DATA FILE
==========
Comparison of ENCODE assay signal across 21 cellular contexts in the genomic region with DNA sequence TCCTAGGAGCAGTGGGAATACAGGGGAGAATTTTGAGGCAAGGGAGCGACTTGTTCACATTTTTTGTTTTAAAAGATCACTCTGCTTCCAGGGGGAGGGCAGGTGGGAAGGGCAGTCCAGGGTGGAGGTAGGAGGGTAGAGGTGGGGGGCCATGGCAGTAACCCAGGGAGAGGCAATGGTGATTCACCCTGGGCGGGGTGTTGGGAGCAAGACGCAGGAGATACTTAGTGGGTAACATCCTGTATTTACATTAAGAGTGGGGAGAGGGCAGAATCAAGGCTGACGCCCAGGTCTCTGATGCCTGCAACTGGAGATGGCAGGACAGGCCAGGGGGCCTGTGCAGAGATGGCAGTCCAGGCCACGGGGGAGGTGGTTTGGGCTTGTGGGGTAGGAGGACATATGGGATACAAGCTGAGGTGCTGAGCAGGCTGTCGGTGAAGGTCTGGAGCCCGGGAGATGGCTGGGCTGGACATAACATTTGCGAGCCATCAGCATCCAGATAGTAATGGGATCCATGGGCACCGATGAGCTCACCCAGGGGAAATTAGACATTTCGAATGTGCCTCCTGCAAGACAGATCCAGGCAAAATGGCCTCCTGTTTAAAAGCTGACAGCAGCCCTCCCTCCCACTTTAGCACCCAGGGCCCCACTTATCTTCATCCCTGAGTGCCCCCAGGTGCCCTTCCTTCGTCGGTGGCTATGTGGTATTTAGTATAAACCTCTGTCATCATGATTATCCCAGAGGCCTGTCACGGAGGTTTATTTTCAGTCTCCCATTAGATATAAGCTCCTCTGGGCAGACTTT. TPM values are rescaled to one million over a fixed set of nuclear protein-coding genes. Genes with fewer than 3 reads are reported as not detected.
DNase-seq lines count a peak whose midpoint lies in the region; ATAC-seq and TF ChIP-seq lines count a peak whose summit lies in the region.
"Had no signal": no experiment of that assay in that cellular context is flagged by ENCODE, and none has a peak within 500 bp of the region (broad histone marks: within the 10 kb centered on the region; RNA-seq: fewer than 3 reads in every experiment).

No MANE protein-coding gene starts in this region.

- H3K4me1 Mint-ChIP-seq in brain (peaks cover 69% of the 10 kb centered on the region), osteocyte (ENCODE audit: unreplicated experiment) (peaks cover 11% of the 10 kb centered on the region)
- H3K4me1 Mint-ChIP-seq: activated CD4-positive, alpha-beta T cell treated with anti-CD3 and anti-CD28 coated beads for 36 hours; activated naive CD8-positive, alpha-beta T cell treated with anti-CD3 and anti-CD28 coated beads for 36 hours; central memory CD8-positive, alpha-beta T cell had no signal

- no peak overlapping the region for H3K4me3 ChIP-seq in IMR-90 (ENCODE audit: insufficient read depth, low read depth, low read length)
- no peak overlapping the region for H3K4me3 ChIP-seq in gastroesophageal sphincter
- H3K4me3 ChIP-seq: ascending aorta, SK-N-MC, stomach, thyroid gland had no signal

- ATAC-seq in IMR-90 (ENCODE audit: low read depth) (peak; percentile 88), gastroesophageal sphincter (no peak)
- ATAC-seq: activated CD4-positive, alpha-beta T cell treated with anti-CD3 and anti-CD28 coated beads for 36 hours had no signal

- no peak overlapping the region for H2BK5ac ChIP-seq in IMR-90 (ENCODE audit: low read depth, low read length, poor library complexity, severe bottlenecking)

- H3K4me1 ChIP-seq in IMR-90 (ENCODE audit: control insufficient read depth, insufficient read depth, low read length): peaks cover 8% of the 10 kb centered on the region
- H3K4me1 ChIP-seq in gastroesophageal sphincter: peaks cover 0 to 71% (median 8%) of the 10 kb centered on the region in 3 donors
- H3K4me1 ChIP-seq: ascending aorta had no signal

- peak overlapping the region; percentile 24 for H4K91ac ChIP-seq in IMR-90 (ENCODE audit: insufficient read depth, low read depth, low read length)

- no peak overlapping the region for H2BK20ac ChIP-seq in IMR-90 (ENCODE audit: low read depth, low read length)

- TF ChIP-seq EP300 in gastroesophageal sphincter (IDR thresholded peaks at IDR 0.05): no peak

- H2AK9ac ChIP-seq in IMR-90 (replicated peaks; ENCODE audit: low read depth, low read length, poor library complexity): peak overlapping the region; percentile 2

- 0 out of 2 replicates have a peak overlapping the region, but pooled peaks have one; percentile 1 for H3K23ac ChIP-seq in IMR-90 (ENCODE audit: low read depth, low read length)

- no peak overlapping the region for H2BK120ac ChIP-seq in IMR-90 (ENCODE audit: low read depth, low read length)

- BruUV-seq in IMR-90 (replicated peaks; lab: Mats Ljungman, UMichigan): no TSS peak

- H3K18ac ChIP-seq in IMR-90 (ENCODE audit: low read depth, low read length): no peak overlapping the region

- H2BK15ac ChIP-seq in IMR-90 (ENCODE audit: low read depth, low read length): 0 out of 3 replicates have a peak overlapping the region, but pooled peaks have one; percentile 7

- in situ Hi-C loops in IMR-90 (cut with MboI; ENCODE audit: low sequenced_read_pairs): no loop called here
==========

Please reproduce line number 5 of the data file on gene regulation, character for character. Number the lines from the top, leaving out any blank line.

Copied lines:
- H3K4me1 Mint-ChIP-seq in brain (peaks cover 69% of the 10 kb centered on the region), osteocyte (ENCODE audit: unreplicated experiment) (peaks cover 11% of the 10 kb centered on the region)